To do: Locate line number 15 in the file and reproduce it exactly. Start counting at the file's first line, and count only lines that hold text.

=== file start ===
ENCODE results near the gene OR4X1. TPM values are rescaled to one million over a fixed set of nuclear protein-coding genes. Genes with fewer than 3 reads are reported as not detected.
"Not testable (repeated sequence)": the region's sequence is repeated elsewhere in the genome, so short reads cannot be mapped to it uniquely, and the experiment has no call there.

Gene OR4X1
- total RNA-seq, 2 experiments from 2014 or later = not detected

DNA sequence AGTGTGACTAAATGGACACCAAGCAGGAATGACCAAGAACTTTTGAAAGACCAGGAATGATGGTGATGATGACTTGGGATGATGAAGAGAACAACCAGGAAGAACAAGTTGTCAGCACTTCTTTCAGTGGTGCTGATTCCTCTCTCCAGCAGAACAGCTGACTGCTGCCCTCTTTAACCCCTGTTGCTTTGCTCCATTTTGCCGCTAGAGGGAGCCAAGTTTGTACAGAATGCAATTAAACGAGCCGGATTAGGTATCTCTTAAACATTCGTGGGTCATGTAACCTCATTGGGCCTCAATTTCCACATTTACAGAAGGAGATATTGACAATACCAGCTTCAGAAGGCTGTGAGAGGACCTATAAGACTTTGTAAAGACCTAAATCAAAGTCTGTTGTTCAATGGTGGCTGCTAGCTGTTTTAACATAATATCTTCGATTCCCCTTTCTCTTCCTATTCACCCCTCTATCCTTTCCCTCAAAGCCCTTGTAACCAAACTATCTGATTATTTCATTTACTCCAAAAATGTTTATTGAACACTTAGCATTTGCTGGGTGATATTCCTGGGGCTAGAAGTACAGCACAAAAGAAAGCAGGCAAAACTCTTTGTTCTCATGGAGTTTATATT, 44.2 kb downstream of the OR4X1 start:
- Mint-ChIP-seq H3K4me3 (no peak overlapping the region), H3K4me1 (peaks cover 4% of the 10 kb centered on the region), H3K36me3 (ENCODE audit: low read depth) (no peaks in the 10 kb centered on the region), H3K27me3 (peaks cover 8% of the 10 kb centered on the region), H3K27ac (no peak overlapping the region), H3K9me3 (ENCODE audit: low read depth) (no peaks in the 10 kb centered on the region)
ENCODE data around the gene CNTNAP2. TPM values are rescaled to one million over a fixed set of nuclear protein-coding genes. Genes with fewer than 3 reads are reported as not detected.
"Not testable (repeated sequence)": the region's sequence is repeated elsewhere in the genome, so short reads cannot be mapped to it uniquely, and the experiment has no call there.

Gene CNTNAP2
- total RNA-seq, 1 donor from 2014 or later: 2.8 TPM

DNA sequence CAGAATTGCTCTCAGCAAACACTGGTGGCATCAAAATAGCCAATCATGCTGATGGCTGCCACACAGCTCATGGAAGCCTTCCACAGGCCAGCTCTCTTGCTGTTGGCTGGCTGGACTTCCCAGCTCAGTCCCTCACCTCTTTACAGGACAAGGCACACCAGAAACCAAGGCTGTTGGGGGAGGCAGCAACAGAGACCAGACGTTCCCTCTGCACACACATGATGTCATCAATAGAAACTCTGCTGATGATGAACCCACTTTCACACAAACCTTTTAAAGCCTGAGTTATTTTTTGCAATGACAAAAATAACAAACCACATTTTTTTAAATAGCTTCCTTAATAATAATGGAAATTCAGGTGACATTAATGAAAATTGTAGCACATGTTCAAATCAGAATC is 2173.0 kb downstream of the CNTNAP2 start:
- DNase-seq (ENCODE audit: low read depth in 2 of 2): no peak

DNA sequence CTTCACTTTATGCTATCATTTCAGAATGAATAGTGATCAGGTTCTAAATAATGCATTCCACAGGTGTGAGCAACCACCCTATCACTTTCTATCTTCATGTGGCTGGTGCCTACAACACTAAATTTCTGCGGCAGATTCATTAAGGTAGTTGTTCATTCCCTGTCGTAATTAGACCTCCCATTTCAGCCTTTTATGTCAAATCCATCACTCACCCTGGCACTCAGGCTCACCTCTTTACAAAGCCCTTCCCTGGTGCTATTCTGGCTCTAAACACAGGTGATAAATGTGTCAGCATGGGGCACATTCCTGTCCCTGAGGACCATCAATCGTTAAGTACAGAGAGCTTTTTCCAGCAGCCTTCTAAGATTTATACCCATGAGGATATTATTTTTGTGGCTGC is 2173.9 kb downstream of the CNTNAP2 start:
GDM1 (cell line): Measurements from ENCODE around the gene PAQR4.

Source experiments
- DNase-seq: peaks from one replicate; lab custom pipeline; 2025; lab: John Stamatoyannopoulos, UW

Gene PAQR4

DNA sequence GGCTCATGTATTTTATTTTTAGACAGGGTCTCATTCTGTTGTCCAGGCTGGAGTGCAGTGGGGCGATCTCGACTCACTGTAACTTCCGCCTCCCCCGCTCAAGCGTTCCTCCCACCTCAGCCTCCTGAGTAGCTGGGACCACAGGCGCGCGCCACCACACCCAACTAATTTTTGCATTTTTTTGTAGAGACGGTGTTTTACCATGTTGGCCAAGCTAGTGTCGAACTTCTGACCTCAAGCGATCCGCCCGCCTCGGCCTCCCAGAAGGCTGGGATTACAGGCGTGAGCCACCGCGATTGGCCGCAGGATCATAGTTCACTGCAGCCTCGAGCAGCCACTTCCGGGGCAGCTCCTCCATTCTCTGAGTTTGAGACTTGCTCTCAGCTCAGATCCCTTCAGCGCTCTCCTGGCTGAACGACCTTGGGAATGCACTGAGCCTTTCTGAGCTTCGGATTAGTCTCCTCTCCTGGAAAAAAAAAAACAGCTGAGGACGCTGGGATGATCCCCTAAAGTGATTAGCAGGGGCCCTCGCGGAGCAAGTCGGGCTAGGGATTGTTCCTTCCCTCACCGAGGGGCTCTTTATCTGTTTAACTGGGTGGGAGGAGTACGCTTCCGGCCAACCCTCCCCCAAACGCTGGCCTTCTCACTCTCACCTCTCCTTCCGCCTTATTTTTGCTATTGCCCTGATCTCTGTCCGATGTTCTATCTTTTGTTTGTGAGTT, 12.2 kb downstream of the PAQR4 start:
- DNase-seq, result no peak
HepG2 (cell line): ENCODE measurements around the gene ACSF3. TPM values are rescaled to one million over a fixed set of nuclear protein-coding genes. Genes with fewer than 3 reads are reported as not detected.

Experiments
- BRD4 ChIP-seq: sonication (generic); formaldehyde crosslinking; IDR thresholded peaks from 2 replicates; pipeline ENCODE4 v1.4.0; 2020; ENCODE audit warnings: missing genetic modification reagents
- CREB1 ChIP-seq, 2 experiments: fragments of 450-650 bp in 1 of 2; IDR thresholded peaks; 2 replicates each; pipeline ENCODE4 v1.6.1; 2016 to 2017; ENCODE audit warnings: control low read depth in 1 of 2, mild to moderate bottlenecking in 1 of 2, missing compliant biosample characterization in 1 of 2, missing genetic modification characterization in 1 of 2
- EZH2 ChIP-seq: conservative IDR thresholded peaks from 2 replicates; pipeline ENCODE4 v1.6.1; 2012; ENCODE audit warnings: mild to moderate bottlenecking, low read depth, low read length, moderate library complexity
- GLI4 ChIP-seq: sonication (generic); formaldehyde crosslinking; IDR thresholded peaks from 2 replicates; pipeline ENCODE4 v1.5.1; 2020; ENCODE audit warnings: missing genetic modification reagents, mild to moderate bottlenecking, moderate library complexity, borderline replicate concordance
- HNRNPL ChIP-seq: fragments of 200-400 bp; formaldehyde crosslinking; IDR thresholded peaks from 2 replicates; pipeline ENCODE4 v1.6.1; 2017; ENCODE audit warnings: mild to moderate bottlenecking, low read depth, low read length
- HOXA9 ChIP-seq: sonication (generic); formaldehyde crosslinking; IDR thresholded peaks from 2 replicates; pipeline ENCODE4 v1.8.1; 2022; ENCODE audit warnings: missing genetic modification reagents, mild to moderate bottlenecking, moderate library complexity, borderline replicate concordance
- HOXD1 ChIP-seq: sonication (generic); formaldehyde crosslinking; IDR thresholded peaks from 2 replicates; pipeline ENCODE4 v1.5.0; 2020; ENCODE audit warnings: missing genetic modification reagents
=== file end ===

Source experiments